Applied Anatomy:

Congenital disorders:

Include flat foot, clubfoot, for which see embryology textbooks.


Fracture of talus:

Although the talus has no muscles attached onto it, it has a rich blood supply from branches of:

  • Dorsalis pedis
  • Posterior tibial artery
  • Peroneal arteries

These arteries run from anterior to posterior. In fractures of the talar neck, these vessels are disrupted and avascular necrosis of the body of the talus may occur.


Match fractures:

Also called stress or fatigue fractures usually affect the 2nd or 3rd metatarsal shafts. Follows walking long distances or marching as among soldiers.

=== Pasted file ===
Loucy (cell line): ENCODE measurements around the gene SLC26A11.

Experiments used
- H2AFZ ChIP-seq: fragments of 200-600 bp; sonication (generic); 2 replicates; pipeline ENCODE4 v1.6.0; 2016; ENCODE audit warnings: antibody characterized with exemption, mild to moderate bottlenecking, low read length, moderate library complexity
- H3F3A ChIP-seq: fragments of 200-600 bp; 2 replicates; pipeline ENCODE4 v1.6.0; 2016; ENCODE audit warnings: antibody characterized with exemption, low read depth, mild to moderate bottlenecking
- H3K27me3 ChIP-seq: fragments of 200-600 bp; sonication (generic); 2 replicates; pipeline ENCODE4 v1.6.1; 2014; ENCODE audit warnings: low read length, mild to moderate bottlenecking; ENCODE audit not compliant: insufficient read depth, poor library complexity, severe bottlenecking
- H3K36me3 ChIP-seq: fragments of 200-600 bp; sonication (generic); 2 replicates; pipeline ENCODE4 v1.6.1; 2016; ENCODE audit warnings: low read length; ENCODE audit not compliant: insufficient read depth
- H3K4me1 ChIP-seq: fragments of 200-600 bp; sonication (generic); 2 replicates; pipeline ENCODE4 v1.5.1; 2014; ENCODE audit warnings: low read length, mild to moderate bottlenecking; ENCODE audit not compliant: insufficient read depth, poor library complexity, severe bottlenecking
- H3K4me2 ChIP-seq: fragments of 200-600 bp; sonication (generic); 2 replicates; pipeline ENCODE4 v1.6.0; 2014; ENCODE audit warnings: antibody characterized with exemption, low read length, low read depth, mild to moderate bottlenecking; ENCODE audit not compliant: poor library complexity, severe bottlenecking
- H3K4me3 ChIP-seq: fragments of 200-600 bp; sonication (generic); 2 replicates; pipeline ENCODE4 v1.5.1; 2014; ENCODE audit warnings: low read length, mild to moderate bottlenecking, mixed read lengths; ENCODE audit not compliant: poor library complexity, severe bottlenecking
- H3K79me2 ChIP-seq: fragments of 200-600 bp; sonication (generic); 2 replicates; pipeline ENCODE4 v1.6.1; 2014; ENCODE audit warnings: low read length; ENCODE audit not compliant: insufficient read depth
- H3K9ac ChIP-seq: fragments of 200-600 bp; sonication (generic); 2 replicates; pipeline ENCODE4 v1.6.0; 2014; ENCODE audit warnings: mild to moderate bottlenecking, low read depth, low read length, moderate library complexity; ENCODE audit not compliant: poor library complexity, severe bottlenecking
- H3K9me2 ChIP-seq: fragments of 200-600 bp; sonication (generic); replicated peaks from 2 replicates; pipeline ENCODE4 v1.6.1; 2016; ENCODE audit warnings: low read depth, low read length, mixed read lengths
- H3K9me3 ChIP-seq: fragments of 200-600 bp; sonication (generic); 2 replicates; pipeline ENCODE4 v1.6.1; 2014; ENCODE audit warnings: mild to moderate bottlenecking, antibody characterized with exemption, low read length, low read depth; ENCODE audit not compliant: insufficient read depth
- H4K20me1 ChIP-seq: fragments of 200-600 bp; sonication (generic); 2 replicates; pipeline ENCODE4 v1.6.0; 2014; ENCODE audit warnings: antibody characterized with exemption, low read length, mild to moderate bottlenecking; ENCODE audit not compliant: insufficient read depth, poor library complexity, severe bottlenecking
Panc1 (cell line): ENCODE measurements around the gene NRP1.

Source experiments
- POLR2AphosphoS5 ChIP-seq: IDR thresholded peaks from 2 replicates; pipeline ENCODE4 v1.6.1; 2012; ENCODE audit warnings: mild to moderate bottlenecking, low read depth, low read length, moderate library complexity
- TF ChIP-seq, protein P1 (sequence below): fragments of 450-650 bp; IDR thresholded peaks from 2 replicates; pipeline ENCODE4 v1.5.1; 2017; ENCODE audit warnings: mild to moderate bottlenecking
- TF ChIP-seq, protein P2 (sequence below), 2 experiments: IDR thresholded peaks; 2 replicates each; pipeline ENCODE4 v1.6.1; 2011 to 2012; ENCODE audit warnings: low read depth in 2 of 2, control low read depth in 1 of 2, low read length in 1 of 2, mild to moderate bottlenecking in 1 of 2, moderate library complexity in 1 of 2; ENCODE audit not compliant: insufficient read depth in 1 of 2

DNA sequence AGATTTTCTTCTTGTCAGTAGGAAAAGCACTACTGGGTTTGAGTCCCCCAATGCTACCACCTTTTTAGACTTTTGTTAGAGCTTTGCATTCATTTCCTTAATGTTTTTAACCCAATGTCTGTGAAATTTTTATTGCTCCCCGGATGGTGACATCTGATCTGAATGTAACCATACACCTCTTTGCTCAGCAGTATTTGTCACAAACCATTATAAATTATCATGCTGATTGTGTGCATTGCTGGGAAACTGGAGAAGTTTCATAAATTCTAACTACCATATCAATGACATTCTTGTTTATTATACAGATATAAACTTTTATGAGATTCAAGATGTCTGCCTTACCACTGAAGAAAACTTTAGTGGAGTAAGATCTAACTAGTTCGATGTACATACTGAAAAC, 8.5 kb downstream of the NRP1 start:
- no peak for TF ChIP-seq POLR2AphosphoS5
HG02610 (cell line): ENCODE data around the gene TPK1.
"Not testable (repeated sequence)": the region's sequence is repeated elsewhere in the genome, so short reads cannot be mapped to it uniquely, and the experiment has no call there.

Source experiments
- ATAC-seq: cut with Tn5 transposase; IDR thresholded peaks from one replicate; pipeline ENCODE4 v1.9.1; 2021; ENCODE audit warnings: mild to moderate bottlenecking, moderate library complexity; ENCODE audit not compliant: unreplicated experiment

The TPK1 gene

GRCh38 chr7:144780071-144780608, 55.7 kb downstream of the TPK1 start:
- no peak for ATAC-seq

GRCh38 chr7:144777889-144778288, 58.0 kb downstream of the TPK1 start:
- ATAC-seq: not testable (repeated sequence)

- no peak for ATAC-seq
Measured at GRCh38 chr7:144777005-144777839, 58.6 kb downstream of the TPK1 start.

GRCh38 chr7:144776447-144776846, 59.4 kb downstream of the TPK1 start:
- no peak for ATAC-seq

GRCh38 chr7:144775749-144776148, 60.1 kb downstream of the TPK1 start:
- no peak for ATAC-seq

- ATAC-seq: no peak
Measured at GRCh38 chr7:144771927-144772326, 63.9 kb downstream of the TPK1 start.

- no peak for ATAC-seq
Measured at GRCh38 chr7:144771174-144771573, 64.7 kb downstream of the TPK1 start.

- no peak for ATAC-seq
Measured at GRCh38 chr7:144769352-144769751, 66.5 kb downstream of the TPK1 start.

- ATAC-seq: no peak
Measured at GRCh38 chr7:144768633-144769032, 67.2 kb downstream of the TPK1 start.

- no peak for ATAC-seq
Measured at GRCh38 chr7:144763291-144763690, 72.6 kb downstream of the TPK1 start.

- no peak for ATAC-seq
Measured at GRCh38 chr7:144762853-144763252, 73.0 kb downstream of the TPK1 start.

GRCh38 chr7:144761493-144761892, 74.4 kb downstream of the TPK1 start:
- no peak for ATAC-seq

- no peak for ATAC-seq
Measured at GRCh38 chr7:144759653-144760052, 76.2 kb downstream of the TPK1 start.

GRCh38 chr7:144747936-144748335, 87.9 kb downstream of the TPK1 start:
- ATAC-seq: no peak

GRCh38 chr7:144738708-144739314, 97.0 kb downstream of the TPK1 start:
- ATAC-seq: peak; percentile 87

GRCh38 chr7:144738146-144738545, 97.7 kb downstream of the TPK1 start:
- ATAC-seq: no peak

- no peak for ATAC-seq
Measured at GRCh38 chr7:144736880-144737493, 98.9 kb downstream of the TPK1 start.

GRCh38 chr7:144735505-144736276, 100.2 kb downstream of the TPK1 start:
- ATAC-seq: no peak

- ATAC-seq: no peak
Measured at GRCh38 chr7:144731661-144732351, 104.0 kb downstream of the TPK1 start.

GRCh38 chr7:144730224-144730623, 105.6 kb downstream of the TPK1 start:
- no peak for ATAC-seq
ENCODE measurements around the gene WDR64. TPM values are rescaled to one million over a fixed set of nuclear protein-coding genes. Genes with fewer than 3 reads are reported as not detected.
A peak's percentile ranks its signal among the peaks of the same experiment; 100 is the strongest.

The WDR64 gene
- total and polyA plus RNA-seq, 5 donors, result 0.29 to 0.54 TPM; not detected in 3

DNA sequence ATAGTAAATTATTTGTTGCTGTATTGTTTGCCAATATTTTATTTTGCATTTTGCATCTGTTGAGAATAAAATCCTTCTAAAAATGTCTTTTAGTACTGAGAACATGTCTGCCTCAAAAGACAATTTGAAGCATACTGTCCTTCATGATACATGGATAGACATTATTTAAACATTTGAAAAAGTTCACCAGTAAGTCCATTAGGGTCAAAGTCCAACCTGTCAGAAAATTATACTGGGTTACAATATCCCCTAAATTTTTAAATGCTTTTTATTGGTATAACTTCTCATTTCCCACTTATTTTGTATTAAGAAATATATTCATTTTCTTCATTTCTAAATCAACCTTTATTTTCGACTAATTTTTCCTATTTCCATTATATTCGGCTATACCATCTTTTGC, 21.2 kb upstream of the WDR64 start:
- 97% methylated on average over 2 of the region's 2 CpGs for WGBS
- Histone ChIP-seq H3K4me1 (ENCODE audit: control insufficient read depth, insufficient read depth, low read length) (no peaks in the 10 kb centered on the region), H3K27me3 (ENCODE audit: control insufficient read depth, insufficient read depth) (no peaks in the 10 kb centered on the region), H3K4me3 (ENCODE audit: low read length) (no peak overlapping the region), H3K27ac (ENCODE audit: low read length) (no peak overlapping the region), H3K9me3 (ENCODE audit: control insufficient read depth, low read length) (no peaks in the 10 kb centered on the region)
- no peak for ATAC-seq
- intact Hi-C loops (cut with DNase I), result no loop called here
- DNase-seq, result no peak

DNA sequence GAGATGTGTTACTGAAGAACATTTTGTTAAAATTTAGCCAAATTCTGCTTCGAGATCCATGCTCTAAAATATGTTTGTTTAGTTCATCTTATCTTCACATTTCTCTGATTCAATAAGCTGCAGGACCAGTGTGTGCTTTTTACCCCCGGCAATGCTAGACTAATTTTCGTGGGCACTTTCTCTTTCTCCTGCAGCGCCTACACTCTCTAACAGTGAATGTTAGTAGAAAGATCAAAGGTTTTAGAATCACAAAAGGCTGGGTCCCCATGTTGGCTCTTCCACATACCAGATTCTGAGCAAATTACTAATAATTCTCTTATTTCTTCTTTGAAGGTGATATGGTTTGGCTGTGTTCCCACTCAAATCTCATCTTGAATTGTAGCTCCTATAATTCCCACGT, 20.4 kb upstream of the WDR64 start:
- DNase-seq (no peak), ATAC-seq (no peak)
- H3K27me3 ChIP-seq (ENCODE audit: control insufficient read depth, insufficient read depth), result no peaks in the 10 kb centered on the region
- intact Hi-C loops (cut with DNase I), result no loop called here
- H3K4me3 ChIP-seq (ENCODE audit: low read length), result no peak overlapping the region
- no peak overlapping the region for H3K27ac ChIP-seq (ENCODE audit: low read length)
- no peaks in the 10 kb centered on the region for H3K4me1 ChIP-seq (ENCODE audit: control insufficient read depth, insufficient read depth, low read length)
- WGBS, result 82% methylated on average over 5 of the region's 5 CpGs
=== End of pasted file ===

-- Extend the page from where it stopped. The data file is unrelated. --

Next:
Note :The fracture is thin, may be overlooked but may heal with excessive bone formation.


Hammer toe:

Flexion deformity of an interphalangeal joint.

May be due to weak lumbricals, or other imbalance of the delicate arrangement of flexor and extensor tendons.

The affected joint is sharply angled into flexion.

Secondary contracture of the planter aspect of the joint capsule fixes the deformity, and a callosity usually, forms over the dorsum of the flexed joint, from pressure.


Pain in the foot (metatarsalgia):

May be caused by:

  • Anterior flat foot
  • March fracture
  • Neuroma (abnormal fibrous thickening) of a digital nerve.

Planter fascitis:

Pain beneath the heel on standing or walking. Caused by inflammation of soft tissues at the site of attachment of the planter aponeurosis onto the calcaneal tuberosity.

Calcaneal spur

A bony projection from the calcaneal tubercle.

The Foot